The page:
This is a follow-up to a very interesting thread on HN.From Wikipedia: Agnosticism is the view that the truth value of certain claims—especially claims about the existence of any deity, but also other religious and metaphysical claims—is unknown or unknowable. …Before I start, let me illustrate my point. Assume the following statements are true:
- We currently live in the Matrix.
- There is absolutely no interaction between our universe and the Matrix.
- There is no way to escape the Matrix.
- The laws of our universe remain unchanged.
- There is no imaginable experiment that could even subtly hint the existence of the Matrix.
Given those assumptions, you can’t prove or disprove the existence of the Matrix, be it through a thought experiment or a physical experiment.That makes you a Matrix agnostic. In fact, the amount of things we have to be agnostic about is only limited by our collective imagination: it could be that our universe is an “atom” inside a much larger universe, it could be that life is an illusion induced by some sort of dream, etc. As expected, there are tons of naive counter-arguments to this assertion. Let me quote philwelch, as he said it better than I ever could:
The standard answer is that all of our naive beliefs about the world would be false. You are not actually sitting on a couch, your simulated body-projection is simulated to be sitting on a simulated couch. The very fact we can’t tell whether or not we’re in the matrix undermines all our knowledge.
The more insightful answer is that even if we’re in the matrix, everything about the physical world is still true, there is just a metaphysical fact we are unaware of–namely, that the universe happens to be a simulation. You’re still sitting on a couch, and the couch is still made of atoms, and the atoms are still made of subatomic particles and so forth, but it turns out all the subatomic particles are just data structures in the matrix and we didn’t know that before. Nothing is undermined.
Let me expand this reasoning a little further:
- Is there a point in knowing if the Matrix does indeed exist ?
- Will it change anything about our knowledge of the physical universe ?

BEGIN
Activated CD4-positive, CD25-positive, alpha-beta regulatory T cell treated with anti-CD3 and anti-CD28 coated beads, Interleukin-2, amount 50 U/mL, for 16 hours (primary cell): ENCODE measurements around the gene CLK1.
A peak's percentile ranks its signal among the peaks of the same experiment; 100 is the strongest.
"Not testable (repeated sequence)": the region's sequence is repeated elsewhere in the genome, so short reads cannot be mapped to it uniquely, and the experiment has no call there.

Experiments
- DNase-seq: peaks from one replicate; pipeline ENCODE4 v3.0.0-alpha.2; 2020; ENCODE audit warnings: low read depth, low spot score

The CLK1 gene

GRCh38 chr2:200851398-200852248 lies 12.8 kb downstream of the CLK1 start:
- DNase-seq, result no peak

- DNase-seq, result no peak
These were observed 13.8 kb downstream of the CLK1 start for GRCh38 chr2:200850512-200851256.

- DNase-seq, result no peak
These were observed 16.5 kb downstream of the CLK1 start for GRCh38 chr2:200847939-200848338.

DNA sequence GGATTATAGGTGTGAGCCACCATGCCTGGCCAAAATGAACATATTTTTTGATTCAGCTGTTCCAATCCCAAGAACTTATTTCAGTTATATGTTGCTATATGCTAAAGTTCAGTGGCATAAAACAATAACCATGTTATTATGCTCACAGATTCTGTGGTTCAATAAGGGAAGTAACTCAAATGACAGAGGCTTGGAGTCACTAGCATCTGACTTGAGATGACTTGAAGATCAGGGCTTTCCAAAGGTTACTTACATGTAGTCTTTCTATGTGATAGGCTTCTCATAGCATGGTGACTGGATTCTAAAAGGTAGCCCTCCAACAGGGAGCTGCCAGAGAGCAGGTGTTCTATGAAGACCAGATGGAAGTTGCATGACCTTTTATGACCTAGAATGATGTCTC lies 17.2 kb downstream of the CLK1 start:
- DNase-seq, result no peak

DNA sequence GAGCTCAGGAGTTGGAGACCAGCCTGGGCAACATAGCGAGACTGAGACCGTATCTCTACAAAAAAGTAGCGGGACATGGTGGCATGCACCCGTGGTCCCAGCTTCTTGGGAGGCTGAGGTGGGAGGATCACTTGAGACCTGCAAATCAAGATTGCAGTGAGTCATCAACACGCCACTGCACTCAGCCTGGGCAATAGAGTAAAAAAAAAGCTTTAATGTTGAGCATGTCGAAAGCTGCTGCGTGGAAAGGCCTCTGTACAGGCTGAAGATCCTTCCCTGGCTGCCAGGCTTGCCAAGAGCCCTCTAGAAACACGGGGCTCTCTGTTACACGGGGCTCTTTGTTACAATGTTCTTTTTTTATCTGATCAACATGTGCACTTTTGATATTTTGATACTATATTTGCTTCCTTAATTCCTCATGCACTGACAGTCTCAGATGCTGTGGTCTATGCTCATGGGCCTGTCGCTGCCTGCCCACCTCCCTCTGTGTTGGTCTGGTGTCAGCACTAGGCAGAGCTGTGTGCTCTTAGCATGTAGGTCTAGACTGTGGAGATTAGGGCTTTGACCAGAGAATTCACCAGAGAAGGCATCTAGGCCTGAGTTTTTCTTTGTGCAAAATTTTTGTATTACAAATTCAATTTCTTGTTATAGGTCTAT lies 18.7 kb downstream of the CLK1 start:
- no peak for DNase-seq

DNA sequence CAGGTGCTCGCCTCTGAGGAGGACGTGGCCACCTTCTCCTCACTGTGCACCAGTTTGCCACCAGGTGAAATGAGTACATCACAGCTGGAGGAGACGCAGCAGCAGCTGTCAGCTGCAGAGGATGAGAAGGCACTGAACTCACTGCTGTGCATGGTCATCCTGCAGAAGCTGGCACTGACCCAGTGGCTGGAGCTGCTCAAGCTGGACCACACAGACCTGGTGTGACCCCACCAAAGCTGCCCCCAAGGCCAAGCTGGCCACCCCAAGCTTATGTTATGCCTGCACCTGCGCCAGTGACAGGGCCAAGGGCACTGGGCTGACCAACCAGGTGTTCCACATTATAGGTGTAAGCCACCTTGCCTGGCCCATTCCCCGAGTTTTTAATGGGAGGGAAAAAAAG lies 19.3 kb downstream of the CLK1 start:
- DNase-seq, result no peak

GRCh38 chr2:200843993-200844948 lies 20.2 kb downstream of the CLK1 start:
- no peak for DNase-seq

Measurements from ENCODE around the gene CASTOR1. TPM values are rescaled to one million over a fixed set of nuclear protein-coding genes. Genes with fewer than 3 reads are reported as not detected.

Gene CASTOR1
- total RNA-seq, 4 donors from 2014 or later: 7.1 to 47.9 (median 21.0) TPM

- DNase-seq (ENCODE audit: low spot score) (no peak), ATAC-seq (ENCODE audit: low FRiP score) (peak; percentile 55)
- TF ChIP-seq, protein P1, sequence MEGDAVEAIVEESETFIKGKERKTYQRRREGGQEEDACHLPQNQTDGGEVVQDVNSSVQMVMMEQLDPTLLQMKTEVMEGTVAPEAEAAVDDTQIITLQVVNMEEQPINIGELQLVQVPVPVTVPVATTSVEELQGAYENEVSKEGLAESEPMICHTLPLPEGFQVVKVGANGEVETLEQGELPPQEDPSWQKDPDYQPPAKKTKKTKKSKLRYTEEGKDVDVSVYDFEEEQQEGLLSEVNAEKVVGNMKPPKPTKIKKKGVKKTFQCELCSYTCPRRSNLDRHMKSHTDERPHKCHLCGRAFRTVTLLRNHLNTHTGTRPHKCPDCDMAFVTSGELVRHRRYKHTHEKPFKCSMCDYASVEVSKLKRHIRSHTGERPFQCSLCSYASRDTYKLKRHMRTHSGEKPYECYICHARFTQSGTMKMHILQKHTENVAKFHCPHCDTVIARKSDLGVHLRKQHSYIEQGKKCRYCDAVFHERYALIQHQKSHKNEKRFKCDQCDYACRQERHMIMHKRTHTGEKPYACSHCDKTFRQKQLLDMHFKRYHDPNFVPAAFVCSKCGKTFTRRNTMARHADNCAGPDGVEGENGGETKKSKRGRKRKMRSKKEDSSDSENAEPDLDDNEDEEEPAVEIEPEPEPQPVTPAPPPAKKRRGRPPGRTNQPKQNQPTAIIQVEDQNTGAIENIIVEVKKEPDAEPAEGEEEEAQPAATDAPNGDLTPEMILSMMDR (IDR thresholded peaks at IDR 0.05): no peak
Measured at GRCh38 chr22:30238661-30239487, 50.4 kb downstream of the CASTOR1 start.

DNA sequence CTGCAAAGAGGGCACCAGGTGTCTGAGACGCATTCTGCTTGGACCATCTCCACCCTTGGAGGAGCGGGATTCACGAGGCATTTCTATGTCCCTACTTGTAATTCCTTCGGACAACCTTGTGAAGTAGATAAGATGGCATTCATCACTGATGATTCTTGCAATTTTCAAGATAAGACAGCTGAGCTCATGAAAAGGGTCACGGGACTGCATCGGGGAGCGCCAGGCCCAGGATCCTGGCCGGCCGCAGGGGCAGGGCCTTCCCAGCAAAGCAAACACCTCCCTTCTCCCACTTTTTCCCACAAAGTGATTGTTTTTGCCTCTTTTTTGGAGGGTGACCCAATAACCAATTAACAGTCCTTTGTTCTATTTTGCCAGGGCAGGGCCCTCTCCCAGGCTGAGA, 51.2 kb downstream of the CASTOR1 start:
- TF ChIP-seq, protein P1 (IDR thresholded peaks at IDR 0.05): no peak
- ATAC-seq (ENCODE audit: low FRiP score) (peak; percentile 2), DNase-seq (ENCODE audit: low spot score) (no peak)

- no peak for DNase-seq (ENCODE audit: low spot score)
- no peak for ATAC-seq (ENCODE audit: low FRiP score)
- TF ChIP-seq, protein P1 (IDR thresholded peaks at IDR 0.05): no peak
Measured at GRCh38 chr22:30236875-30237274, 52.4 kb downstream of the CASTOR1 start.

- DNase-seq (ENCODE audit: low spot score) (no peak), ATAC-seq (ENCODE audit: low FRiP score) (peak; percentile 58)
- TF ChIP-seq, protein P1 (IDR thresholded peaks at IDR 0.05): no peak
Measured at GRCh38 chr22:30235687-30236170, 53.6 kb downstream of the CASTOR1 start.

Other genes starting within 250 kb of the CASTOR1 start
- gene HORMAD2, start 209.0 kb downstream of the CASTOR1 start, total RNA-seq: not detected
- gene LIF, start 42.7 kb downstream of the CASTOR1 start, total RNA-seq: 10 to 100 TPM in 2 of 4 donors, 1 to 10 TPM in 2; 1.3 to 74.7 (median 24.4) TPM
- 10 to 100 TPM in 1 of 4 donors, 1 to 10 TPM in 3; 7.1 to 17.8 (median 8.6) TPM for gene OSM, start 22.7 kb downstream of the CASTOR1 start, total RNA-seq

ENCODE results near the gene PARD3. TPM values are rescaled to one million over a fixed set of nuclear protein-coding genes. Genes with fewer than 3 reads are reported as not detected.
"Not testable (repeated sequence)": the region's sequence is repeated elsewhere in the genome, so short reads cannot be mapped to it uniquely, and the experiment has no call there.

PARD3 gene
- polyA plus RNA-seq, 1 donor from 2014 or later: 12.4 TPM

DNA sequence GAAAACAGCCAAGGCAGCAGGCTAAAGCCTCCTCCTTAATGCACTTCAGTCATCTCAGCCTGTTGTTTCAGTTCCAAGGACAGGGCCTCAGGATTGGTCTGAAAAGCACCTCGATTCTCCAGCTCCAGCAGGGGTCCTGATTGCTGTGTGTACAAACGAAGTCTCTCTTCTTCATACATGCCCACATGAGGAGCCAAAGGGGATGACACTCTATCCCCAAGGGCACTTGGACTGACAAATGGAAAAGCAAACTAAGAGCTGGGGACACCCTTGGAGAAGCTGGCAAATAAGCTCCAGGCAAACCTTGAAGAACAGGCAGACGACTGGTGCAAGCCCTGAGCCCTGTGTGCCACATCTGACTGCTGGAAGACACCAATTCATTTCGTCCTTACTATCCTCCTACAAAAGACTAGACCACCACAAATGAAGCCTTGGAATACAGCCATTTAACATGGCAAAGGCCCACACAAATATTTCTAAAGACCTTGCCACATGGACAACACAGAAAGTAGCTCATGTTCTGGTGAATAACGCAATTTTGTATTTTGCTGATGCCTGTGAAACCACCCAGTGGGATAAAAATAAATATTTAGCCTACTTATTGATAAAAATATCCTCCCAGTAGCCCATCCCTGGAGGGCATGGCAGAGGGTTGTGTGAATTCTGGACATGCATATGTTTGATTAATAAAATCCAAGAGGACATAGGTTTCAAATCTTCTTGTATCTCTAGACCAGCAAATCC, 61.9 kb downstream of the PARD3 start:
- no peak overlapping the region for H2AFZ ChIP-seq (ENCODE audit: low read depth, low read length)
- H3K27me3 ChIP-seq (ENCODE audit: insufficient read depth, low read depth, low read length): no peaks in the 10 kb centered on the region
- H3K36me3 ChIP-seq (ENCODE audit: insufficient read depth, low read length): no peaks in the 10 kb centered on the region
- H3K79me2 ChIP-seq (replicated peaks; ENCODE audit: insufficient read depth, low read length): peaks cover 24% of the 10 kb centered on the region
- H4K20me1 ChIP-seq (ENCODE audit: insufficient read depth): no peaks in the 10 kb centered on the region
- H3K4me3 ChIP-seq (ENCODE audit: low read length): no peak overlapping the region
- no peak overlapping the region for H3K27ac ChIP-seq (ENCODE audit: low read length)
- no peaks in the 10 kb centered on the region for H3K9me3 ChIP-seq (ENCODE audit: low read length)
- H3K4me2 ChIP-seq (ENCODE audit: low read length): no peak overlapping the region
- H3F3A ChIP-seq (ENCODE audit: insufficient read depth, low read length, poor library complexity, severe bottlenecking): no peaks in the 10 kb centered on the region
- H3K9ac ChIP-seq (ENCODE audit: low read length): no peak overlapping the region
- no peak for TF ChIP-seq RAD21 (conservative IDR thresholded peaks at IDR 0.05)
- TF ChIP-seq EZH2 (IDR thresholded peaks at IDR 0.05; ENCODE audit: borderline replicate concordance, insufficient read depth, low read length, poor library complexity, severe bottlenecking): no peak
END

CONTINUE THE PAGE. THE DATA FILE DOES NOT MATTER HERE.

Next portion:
- Will it change the way we live our lives ?
Answer: No.Any metaphysical statement that can’t be evidenced, even subtly, through physical experiments is simply meaningless. On a side note, it is important to note that the fundamental laws of our universe, which could also be classified as metaphysical statements since they describe the physical - the precise definition of metaphysical, can be determined through experiments and that’s what makes them meaningful.In other words, agnosticism is simply a word that means “can’t know the unknowable”, which is quite redundant. I’m pretty sure everyone can agree, theists and atheists included, that it is impossible to know the unknowable. You either believe there is a God because you think there is evidence for it - be it through the Bible, the Torah, prophets, miracles, martyrs or this inner connection with God that some call faith - or you don’t if you believe there is no evidence for God. Following that line of thought, agnosticism, as in believing that God is unknowable, equates to atheism, as in believing there is no evidence for God. In conclusion, I suggest that we eradicate this meaningless word from the dictionary!I’m looking forward to answer your thoughts and counter-arguments in the comments!PS: This rant was intentionally extremist as I wanted to make my point as clear as possible. I’m actually a very nuanced person and I have nothing against agnostics. Perhaps the definition of agnosticism should be changed to: “Person who believes there is some evidence for God, but not enough to take a position.”